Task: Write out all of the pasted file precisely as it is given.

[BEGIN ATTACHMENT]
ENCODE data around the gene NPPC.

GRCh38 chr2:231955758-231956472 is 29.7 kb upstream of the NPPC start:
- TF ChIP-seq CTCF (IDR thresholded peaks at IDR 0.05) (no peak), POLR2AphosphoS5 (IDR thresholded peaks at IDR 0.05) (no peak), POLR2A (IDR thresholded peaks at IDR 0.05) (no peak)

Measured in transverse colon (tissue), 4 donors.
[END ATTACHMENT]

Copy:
ENCODE data around the gene NPPC.

GRCh38 chr2:231955758-231956472 is 29.7 kb upstream of the NPPC start:
- TF ChIP-seq CTCF (IDR thresholded peaks at IDR 0.05) (no peak), POLR2AphosphoS5 (IDR thresholded peaks at IDR 0.05) (no peak), POLR2A (IDR thresholded peaks at IDR 0.05) (no peak)

Measured in transverse colon (tissue), 4 donors.